He'll die, people will mourn and eventually people will go back to getting on with their lives and talking kak about each other. That's how it is.

Spoek Mathambo:

I say yack yack yack.

I say get a grip.

I say it's nonsense.

He's old (and not holding the country together), let him die in fucking peace.

Jimmy Flexx from Ill Skillz:

It's a bit insane to assume things will fall apart when Mandela passes. The media is obsessed with his death because of the money they stand to make from it. Otherwise the people understand that he is old and ill, and on his way home.

It will take a radical catalyst character to use the tragic death of one of the greatest leaders as an opportunity to rally people up against whatever perceived enemy.

Reason:

I think the country is more concerned about his health and possible passing, than they are about fighting when he dies.

I'm not sure who would want to revolt after he dies and why, but i really do believe that his health is what's on our minds right now.

Kyla-Rose from Freshly Ground:

I think that we are dealing with a lot of issues in the day to day in South Africa - some that do flare up in incidents of violence, things like the many service delivery protests or the xenophobic attacks that occurred a few years ago...many things that are pressing issues here and many of them unresolved. And we are also quite a violent society, something that I think is a result of the scars that apartheid left us with as a nation.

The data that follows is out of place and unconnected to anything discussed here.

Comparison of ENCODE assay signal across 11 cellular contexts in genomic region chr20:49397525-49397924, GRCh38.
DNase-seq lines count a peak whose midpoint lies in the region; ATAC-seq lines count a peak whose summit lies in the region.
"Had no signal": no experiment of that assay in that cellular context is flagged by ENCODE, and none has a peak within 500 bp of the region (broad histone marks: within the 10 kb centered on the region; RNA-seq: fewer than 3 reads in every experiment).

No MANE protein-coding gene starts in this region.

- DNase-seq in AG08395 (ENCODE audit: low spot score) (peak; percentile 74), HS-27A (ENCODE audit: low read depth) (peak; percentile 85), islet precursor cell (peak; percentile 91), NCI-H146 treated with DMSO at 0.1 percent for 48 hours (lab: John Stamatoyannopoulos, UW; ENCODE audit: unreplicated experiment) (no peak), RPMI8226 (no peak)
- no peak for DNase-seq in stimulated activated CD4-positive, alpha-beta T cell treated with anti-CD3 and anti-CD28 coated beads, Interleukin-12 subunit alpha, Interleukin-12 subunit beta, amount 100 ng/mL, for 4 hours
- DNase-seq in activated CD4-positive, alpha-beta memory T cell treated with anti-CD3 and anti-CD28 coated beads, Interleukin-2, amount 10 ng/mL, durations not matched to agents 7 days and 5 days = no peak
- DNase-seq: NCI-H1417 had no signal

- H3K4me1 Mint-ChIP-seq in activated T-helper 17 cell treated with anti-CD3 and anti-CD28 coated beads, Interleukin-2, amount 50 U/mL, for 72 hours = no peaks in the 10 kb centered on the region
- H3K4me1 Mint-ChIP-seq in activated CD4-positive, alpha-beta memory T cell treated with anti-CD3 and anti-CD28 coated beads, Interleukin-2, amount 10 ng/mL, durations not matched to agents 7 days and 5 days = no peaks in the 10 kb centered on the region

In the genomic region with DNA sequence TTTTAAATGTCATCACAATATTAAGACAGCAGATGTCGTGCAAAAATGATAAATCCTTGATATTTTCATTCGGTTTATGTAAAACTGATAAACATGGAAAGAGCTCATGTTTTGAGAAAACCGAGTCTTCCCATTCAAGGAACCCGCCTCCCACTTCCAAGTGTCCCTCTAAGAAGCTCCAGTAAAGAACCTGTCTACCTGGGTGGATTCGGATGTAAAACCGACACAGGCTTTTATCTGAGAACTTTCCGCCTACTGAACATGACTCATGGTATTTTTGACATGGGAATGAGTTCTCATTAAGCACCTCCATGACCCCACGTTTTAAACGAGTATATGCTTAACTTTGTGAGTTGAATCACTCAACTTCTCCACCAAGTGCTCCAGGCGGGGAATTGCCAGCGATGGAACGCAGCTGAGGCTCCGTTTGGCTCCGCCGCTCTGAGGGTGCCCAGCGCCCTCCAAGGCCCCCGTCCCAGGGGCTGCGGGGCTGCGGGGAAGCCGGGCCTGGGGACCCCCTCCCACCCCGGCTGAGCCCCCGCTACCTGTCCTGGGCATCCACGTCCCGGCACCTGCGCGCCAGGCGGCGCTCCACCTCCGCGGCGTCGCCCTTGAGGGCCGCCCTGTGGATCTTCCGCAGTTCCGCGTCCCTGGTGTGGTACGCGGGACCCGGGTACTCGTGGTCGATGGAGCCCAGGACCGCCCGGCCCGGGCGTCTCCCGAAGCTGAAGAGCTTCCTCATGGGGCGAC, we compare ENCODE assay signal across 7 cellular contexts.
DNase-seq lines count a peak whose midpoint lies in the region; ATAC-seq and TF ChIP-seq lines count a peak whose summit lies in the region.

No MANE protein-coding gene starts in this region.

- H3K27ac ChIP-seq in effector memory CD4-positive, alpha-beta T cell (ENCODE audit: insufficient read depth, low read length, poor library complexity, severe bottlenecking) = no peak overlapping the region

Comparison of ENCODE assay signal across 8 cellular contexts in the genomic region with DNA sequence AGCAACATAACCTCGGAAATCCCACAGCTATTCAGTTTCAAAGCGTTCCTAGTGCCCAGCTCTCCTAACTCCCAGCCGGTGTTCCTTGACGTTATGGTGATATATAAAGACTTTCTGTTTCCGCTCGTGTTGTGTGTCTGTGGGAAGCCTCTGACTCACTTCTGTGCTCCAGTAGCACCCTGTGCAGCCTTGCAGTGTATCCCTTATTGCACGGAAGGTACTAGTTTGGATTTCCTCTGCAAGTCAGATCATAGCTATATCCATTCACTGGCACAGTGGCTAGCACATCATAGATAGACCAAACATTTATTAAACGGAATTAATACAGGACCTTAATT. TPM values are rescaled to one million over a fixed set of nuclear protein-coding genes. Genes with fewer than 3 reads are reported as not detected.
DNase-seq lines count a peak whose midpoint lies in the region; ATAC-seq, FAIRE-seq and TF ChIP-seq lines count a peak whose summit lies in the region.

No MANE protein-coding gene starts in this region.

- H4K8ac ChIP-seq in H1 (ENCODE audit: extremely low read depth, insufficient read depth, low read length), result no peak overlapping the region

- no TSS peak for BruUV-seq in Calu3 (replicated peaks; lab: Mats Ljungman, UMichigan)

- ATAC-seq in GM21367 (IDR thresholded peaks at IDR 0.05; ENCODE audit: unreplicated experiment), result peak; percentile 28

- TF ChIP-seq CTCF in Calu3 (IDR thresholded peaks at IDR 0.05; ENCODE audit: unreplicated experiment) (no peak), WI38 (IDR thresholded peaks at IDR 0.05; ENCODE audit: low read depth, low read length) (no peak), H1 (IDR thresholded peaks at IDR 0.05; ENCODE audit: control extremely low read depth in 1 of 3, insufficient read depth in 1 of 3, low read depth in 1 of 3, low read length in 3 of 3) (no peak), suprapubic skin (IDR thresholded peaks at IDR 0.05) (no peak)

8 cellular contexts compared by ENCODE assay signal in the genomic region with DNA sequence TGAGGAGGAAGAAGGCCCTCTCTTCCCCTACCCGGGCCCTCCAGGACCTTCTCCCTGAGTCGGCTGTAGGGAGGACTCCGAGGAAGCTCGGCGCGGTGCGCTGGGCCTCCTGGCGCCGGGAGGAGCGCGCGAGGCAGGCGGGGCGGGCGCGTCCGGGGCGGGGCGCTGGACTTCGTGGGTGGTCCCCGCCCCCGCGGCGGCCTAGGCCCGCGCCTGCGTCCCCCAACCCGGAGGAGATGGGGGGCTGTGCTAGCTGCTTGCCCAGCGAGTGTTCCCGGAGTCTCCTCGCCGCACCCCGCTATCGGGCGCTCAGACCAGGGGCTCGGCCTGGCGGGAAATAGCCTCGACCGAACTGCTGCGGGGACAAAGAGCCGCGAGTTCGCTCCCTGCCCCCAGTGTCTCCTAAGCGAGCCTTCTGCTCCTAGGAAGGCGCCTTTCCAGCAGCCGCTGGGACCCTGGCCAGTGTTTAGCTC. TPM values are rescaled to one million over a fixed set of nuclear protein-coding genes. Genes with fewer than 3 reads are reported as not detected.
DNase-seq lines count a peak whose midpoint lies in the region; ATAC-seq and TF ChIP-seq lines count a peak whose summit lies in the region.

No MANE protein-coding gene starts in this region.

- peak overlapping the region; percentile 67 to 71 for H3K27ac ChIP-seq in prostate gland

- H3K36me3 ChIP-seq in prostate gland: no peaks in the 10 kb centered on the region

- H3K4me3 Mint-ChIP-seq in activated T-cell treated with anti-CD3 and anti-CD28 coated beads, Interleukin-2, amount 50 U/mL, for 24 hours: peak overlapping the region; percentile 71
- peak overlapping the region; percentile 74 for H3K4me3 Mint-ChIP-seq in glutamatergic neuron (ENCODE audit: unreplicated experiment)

Madiba is a highly revered figure worldwide and in South Africa and I think that on the whole most people feel a huge amount of respect for him -- even if some also may not agree with the quiet diplomacy approach he took to the ending of Apartheid and the concessions he made to the National Party and white South Africans, especially economically....certain concessions that have not necessarily been resolved for all South Africans.

I certainly don't believe he is the glue that holds the country together, he is of course a huge part of our story as a nation and will always be that, living or not and the country would definitely come to a stand still at the moment of his passing in order to commemorate and acknowledge him as an extremely significant historical figure, not only for ourselves but the entire world and it's quest for peaceful coexistence on this planet.

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Photo: Getty

Here's What You Need To Know About The Political Unrest In Sudan

Thousands have been protesting the Sudanese government over the weekend, supporting the military's plans for a coup.